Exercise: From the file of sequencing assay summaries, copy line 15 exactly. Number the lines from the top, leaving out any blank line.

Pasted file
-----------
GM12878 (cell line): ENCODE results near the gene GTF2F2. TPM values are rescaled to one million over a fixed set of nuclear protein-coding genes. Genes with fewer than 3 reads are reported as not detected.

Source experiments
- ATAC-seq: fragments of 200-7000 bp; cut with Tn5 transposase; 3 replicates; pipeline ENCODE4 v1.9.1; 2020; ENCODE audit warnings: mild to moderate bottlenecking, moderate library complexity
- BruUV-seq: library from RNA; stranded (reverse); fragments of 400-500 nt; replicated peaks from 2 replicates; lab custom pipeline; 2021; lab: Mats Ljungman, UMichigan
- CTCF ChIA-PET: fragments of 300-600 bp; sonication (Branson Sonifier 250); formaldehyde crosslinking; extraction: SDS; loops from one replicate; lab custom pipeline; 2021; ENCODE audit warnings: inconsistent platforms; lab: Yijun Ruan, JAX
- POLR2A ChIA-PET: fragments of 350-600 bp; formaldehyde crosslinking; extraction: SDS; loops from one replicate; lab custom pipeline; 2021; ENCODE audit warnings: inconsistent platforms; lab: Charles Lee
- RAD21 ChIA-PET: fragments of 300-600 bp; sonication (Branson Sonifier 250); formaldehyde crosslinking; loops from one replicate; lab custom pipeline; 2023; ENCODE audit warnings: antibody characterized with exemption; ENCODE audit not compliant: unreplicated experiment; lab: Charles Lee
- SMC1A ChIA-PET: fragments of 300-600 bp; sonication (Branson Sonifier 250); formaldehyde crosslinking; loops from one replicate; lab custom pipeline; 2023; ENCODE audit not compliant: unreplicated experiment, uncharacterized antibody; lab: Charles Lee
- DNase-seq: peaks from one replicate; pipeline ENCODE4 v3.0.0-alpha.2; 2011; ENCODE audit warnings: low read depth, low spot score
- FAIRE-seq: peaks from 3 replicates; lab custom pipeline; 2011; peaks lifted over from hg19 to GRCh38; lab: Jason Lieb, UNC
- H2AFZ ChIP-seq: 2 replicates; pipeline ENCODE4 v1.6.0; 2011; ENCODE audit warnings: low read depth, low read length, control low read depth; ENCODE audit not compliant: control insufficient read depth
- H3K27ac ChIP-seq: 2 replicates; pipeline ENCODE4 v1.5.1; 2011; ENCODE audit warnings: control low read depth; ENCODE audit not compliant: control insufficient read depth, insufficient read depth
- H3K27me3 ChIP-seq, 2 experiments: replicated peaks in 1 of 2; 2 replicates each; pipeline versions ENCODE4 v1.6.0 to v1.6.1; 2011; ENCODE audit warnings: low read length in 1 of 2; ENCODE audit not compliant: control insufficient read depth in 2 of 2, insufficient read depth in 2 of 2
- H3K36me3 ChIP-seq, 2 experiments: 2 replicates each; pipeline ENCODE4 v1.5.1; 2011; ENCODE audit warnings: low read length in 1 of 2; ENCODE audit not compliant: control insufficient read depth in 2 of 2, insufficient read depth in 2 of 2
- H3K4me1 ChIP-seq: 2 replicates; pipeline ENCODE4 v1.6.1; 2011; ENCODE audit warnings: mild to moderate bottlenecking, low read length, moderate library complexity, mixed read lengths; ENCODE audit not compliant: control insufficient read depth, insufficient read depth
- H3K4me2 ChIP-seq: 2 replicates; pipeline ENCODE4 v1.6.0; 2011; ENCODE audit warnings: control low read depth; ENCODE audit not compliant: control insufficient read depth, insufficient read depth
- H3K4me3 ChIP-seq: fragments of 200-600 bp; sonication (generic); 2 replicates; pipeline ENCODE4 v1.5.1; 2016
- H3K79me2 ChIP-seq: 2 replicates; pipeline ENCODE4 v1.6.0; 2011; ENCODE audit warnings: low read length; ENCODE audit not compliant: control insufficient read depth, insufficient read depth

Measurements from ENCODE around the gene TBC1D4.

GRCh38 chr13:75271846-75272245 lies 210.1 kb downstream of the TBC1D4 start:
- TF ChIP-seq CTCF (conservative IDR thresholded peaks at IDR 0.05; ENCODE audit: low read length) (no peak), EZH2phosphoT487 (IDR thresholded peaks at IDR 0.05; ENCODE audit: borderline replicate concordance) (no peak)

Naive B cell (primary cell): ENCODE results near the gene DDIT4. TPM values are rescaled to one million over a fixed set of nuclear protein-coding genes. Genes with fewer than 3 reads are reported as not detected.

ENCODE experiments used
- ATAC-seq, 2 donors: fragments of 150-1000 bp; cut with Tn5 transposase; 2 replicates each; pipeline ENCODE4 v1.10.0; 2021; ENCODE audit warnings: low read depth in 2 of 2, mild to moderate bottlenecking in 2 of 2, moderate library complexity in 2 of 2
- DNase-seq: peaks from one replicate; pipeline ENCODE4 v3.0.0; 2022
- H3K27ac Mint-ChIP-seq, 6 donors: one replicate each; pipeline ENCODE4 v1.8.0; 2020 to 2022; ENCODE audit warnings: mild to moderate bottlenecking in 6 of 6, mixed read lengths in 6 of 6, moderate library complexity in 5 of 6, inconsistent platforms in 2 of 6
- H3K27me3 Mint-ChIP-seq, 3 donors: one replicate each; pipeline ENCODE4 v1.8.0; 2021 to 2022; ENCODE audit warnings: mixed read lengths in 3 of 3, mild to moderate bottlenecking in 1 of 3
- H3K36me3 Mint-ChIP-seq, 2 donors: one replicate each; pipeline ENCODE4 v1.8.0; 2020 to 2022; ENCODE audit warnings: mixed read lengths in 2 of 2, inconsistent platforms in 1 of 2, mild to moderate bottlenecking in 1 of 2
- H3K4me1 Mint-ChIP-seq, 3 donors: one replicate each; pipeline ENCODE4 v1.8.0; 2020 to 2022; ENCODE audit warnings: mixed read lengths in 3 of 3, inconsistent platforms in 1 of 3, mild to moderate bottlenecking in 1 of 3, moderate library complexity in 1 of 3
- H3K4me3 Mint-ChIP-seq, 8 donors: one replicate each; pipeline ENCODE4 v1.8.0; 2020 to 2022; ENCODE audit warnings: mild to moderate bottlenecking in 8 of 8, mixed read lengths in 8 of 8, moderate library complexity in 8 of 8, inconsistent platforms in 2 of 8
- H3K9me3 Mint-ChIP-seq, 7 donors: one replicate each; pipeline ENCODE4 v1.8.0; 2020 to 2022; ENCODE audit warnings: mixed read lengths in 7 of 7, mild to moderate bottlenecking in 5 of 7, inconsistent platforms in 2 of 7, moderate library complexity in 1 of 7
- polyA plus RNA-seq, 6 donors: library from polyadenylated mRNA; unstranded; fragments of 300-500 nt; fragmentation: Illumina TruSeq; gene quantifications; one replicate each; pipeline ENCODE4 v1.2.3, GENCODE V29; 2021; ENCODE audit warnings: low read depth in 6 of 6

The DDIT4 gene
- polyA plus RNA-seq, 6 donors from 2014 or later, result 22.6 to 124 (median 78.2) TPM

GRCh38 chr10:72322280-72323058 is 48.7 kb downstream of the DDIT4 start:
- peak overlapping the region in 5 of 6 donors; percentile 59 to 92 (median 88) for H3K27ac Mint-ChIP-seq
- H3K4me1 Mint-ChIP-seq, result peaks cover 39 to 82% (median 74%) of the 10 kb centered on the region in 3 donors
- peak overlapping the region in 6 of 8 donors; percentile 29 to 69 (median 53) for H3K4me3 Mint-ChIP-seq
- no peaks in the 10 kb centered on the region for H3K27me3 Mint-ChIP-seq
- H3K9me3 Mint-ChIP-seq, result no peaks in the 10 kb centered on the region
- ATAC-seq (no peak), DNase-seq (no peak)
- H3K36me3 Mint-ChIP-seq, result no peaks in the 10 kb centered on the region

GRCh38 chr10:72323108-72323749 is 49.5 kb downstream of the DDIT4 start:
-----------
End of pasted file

- H3K4me1 ChIP-seq: 2 replicates; pipeline ENCODE4 v1.6.1; 2011; ENCODE audit warnings: mild to moderate bottlenecking, low read length, moderate library complexity, mixed read lengths; ENCODE audit not compliant: control insufficient read depth, insufficient read depth